"It's More or Less a Greek Gift": Lecturers React to Newly Signed Student Loan Act, Give Suggestions

"It's More or Less a Greek Gift": Lecturers React to Newly Signed Student Loan Act, Give Suggestions

  • Reactions have continued to trail the decision of President Bola Tinubu to sign the Student Loan Bill into law
  • Lecturers in tertiary institutions have argued that repaying the loan might be a problem because of the country's high rate of unemployment
  • They suggested that the federal government should have given grants, bursaries, and book allowances to students instead of loan

The recently signed Student Loan Act by President Bola Ahmed Tinubu has generated so much reaction from Nigerians, from students to parents, lecturers, and even the Academic Staff Union of Universities (ASUU).

President Tinubu had on Monday, June 12 signed the Student Loan Bill into law to help indigent students go through tertiary institutions.

Students loan bill/ Tinubu signs student loan bill/ Lecturers react to students loan
Lecturers say the student loan act is "more or less a Greek gift". Photo Credit: Asiwaju Bola Ahmed Tinubu
Source: Facebook

The reactions have covered both the positive and negative sides of the act and suggestions on what the Tinubu administration could have done for students instead of planning to give out loans.

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Legit.ng reached out to some lecturers in tertiary institutions across the country to get their take on the act.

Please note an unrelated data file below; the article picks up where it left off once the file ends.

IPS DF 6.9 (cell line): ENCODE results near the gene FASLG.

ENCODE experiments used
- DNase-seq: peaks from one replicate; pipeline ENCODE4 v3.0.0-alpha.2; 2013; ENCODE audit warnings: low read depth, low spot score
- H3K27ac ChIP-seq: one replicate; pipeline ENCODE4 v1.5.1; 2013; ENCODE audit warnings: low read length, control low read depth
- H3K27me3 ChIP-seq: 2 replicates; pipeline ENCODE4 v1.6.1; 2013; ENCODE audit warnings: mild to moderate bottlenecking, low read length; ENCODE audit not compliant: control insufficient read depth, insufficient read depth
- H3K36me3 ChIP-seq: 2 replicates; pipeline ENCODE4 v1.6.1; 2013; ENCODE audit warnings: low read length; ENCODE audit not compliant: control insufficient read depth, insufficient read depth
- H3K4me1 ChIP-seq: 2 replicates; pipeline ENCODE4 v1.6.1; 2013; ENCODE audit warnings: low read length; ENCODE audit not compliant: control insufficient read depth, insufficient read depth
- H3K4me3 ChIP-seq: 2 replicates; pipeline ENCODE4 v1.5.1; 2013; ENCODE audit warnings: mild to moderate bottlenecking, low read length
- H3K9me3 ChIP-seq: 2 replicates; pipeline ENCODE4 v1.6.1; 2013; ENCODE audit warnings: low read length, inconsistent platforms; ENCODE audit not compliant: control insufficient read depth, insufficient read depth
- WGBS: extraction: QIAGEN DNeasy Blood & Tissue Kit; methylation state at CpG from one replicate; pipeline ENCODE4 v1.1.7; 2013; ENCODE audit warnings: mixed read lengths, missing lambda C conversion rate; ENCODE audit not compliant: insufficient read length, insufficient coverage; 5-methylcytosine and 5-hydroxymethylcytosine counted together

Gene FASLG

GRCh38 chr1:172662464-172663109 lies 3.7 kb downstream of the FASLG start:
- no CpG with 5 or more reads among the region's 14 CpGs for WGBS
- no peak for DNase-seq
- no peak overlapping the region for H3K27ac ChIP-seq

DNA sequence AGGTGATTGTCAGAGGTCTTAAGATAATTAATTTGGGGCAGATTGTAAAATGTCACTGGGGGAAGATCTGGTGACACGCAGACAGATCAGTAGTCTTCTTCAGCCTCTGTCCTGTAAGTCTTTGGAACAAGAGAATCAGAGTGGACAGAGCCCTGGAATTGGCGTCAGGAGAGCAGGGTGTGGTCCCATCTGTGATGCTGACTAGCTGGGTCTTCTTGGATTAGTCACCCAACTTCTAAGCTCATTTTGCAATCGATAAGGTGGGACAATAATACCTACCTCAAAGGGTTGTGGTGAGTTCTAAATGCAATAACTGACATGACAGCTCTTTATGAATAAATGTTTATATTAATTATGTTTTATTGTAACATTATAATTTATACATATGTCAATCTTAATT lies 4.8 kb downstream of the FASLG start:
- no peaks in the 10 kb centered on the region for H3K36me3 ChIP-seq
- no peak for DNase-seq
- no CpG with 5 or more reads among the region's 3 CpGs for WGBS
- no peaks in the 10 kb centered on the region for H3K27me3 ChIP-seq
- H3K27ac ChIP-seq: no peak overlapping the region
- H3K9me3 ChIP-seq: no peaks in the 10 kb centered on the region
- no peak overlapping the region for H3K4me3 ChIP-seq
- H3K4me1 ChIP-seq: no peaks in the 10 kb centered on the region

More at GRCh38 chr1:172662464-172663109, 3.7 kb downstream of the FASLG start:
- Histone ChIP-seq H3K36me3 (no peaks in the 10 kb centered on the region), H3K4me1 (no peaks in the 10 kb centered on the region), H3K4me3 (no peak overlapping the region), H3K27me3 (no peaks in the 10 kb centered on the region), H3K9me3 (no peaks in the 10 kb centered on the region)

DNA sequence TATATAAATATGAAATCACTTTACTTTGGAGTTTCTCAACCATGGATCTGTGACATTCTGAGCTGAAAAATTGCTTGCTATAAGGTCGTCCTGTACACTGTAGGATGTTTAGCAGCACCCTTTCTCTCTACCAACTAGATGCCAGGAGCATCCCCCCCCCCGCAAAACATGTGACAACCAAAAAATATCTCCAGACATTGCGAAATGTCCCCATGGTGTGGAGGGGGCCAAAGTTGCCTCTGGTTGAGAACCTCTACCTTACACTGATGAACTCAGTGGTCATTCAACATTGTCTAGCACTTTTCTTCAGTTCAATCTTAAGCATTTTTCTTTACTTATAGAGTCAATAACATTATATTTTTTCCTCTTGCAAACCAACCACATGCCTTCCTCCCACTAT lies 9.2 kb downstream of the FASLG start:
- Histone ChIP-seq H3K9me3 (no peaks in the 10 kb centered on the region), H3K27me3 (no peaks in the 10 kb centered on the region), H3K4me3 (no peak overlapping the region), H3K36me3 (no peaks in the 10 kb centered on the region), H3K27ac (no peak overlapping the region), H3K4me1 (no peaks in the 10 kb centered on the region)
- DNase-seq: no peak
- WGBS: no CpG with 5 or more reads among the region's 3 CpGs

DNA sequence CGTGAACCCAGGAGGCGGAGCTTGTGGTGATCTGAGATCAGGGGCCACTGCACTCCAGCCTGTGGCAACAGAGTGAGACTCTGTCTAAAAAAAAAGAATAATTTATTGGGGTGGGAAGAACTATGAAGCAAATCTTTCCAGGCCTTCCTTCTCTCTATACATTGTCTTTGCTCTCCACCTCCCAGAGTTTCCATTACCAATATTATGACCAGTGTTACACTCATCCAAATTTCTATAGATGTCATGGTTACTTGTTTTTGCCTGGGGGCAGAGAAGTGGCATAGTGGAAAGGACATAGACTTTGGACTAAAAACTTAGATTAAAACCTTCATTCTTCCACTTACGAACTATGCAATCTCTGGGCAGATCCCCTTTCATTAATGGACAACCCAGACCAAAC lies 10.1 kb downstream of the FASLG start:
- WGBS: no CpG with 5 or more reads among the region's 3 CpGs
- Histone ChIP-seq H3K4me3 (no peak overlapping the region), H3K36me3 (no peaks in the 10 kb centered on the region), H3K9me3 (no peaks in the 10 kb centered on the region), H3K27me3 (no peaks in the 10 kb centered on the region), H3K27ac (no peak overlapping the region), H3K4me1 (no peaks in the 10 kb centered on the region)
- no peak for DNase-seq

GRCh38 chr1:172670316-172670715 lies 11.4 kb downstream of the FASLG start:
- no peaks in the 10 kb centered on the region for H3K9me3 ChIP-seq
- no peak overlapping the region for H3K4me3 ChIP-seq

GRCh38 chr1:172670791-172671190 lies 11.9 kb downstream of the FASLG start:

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Why It might to be difficult for students to repay the loan

Dr. Abraham Tegbe, a lecturer at the Polytechnic Ibadan in the Oyo state capital, applauded President Bola Tinubu for his plans for indigent students.

However, he was uncomfortable with the stringent steps in accessing the loan and the repayment after the completion of their studies.

Tegbe explained that the high rate of unemployment in the country might be a big hindrance for those who might be able to access the loan.

He advised that instead of a loan, the government should have given bursaries, book allowances, and other incentives that do not require repayment.

“I will prefer that government makes grants available, no matter how small for every student, rather than giving a loan that they might not be able to access.

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“In the past, there used to be bursaries, and book allowances and all these were grants. If the government can provide all these, it will be better than a loan which they are planning to give.”

Another lecturer at the Federal University Oye-Ekiti, Ekiti state, Wole Balogun, shared the same worry about the repayment of the loan after studies.

He commended the government for the plan to help indigent students go through school with loans but raised concerns about the high rate of unemployment in the country.

“The loan repayment might be a problem because of the high rate of unemployment in the country. The students are not guaranteed any job after completion of their studies to help repay the loan.